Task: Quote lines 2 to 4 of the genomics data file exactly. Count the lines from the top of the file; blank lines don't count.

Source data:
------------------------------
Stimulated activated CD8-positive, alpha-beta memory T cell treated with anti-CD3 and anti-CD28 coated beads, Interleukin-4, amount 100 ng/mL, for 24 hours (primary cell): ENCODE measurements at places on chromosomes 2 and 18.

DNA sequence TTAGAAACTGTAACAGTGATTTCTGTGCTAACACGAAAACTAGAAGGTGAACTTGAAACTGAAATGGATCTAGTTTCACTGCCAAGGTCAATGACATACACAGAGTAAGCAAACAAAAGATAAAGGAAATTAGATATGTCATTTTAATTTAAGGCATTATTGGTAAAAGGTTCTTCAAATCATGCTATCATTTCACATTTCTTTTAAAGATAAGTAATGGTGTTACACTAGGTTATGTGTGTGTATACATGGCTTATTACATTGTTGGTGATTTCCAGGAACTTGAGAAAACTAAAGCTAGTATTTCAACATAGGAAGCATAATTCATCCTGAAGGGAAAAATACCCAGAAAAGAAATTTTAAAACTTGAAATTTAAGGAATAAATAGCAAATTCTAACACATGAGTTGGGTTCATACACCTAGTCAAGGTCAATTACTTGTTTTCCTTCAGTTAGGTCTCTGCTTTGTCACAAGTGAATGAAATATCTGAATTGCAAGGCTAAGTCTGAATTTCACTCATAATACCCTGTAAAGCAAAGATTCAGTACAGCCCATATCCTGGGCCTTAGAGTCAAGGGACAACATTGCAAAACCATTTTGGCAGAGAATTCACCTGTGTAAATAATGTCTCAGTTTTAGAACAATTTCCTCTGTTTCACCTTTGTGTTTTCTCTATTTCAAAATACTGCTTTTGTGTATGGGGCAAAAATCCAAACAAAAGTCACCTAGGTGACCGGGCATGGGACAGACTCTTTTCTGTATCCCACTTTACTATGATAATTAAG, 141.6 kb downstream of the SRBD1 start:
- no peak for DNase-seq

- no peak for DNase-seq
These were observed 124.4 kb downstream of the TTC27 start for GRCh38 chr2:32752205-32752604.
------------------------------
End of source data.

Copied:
DNA sequence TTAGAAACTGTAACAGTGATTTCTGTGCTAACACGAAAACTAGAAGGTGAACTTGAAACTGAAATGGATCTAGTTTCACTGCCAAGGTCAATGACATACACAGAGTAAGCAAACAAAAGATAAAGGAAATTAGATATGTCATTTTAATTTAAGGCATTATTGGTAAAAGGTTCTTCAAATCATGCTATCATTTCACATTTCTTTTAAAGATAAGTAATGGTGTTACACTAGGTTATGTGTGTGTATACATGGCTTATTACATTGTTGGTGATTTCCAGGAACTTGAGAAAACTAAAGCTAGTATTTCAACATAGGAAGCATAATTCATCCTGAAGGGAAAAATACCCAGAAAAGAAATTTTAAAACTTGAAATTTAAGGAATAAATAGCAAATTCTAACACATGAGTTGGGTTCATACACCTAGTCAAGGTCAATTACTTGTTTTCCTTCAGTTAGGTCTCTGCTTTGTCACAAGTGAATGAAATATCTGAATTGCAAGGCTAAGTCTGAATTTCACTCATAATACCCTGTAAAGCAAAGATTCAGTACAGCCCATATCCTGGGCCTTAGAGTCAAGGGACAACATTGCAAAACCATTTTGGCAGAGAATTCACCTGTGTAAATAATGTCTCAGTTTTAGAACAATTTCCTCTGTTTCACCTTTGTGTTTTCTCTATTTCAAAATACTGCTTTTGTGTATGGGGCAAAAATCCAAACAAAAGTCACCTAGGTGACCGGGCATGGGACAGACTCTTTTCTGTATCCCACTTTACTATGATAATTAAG, 141.6 kb downstream of the SRBD1 start:
- no peak for DNase-seq

- no peak for DNase-seq